Love and Yoga in the Era of Epidemics

lisa - toronto, California Canada
Entered on May 12, 2009
Age Group: 30 - 50
  • Listen to This I Believe on RadioPublic

  • Podcasts

    Sign up for our free, weekly podcast of featured essays. You can download recent episodes individually, or subscribe to automatically receive each podcast. Learn more.

  • FAQ

    Frequently asked questions about the This I Believe project, educational opportunities and more...

  • Top Essays USB Drive

    This USB drive contains 100 of the top This I Believe audio broadcasts of the last ten years, plus some favorites from Edward R. Murrow's radio series of the 1950s. It's perfect for personal or classroom use! Click here to learn more.

Love and Yoga in the Era of Epidemics

A few years ago, during one of this century’s worst viral epidemics, SARS, I dared to venture outside. “Don’t go,” pleaded my friend. “Don’t hang out in coffee shops anymore or go to yoga. You’d be crazy.”

I had been going to coffee shops but not to yoga and I could refrain no longer.

So, one blizzardly night when I really thought I’d lose my mind staying inside, I did it: I trudged by all the passersby wearing masks as they skidded along Toronto’s slippery snowy, downtown streets, and I made a beeline to the yoga studio.

I left the darkness of the city to enter darkness once again, but this darkness had a serene glow as it was lit by what seemed like dozens of tealights encircling the reception area and the yoga room itself. Peace immediately enveloped me.

Prayer flags hung from the ceiling, the room had a warm glow of the many flames flickering, and my favourite teacher, Vislev, was teaching the class. And it appeared that he was trying to especially cheer us up by enhancing his usually movie-like classes with the romance of candles. What more could I ask for?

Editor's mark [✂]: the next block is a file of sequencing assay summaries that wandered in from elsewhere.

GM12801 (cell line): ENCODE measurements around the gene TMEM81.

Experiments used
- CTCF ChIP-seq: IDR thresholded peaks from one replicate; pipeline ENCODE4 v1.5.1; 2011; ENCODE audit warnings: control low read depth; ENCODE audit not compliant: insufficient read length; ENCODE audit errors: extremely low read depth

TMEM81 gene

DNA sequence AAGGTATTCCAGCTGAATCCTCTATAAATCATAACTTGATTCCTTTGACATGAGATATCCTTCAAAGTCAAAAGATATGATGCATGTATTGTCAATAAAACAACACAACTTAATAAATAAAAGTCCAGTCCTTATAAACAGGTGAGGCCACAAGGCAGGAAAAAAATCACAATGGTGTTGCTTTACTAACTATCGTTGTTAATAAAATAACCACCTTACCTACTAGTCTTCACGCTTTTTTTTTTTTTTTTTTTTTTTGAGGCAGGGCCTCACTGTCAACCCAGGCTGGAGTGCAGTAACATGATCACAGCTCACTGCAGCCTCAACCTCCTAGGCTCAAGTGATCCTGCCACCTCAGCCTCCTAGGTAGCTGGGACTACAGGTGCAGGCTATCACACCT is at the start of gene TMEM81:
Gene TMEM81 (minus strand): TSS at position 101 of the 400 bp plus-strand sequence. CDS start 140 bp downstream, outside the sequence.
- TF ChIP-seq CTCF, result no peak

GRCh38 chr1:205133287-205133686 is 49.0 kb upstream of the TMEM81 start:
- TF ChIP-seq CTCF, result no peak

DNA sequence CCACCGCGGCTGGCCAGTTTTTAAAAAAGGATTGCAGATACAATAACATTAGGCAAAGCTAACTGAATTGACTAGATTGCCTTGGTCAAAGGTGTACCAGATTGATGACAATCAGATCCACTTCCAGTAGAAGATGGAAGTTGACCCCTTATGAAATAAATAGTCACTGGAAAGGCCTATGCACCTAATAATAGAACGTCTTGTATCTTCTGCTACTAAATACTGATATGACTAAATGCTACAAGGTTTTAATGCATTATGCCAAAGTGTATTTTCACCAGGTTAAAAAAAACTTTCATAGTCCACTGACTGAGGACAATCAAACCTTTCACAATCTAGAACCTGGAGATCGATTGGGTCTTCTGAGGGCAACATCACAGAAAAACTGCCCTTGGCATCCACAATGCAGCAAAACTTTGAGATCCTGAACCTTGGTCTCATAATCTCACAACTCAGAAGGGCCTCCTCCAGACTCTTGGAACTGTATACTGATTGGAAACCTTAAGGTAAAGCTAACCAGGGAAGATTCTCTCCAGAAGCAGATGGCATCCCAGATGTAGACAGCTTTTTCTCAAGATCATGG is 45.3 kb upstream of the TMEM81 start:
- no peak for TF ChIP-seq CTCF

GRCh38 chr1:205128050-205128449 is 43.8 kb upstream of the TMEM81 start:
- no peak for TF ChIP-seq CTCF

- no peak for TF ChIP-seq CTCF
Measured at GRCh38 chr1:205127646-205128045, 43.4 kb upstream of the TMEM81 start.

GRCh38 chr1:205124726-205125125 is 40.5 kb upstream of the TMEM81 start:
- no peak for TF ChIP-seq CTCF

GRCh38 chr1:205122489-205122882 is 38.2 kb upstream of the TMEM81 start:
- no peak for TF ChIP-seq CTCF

Surrounding me were twenty other supposedly crazy devotees and one right across from me who would cough every time he inhaled in cat pose. Freaked me out a bit, but I decided to put it out of my mind. After all, I had to live my life, so whatever would be, would be. I’d just returned from the rainforest of BC and pretending I was still in paradise would be my saving grace.

For the next hour, Vislev acted as the conductor, leading us through an ethereal flow of downward dogs, upward dogs, bakasanas, and uttanasanas, and as I joined the surrounding sea of slowly moving human silhouettes. I felt a deeper peace flow through, immerse my blood, engage my cells and entrain my mind as I moved at one with the pulse of humanity surrounding me.

“Pretend you are the sky,” Vislev said. “The clouds pass through, but the sky remains a constant, undisturbed.” The music of ocean waves from the stereo reverberated in the background, the lights of the high rises obliterated by the windows’ reflections of flames.

As we lay in savasana, our breathing in sync with the oceanic waves, we almost felt like that’s all we knew.

As we slowly rose, about to roll up our mats, Vislev called one of the students to the front. “He has something to say,” Vislev told us, beaming. And as the student knelt in front of a young woman, I sat stunned at what I knew was about to happen, and time slurred still.

“Will you marry me?”, he asked her. Silence. Then, affirmation flowed from her lips.

It is said that one candle can bring light to the greatest darkness– even in a cave that has not seen light for eons, just as a full moon can light up the night sky.

That night showed me that love can also rise above all darkness and bring light to all in its midst–love, hope, and the knowing that all good is possible. When I emerged back into the night, a glow would lead my way. And when fear may arise, to this day, to that feeling of light and love I go again, and I believe I am all the healthier for it.